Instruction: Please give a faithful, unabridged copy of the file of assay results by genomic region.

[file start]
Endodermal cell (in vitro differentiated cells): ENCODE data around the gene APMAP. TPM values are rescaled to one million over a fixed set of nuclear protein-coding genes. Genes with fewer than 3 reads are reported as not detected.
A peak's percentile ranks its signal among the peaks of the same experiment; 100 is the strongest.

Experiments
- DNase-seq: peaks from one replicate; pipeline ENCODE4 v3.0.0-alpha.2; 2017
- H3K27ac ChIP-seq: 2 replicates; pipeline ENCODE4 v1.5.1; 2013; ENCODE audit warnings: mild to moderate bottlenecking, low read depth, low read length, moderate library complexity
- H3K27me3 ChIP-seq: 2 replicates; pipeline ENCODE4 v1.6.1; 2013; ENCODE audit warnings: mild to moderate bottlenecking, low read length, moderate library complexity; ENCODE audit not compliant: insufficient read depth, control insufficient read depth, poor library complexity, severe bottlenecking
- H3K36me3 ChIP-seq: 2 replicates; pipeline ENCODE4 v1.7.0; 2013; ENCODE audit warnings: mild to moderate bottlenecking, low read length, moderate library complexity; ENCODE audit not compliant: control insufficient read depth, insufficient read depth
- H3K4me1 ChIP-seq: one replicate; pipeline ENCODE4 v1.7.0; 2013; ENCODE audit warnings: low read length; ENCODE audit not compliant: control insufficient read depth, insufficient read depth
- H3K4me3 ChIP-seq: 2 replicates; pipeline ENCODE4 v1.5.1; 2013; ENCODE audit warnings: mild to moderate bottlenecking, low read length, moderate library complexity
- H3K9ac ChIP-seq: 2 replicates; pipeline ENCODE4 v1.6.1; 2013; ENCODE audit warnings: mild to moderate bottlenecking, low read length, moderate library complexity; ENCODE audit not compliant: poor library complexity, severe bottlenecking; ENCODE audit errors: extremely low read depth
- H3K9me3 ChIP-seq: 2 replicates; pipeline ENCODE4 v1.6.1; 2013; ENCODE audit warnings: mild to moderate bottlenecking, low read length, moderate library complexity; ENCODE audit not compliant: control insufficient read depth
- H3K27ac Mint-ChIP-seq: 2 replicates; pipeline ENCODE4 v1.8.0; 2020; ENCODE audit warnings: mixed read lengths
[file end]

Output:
Endodermal cell (in vitro differentiated cells): ENCODE data around the gene APMAP. TPM values are rescaled to one million over a fixed set of nuclear protein-coding genes. Genes with fewer than 3 reads are reported as not detected.
A peak's percentile ranks its signal among the peaks of the same experiment; 100 is the strongest.

Experiments
- DNase-seq: peaks from one replicate; pipeline ENCODE4 v3.0.0-alpha.2; 2017
- H3K27ac ChIP-seq: 2 replicates; pipeline ENCODE4 v1.5.1; 2013; ENCODE audit warnings: mild to moderate bottlenecking, low read depth, low read length, moderate library complexity
- H3K27me3 ChIP-seq: 2 replicates; pipeline ENCODE4 v1.6.1; 2013; ENCODE audit warnings: mild to moderate bottlenecking, low read length, moderate library complexity; ENCODE audit not compliant: insufficient read depth, control insufficient read depth, poor library complexity, severe bottlenecking
- H3K36me3 ChIP-seq: 2 replicates; pipeline ENCODE4 v1.7.0; 2013; ENCODE audit warnings: mild to moderate bottlenecking, low read length, moderate library complexity; ENCODE audit not compliant: control insufficient read depth, insufficient read depth
- H3K4me1 ChIP-seq: one replicate; pipeline ENCODE4 v1.7.0; 2013; ENCODE audit warnings: low read length; ENCODE audit not compliant: control insufficient read depth, insufficient read depth
- H3K4me3 ChIP-seq: 2 replicates; pipeline ENCODE4 v1.5.1; 2013; ENCODE audit warnings: mild to moderate bottlenecking, low read length, moderate library complexity
- H3K9ac ChIP-seq: 2 replicates; pipeline ENCODE4 v1.6.1; 2013; ENCODE audit warnings: mild to moderate bottlenecking, low read length, moderate library complexity; ENCODE audit not compliant: poor library complexity, severe bottlenecking; ENCODE audit errors: extremely low read depth
- H3K9me3 ChIP-seq: 2 replicates; pipeline ENCODE4 v1.6.1; 2013; ENCODE audit warnings: mild to moderate bottlenecking, low read length, moderate library complexity; ENCODE audit not compliant: control insufficient read depth
- H3K27ac Mint-ChIP-seq: 2 replicates; pipeline ENCODE4 v1.8.0; 2020; ENCODE audit warnings: mixed read lengths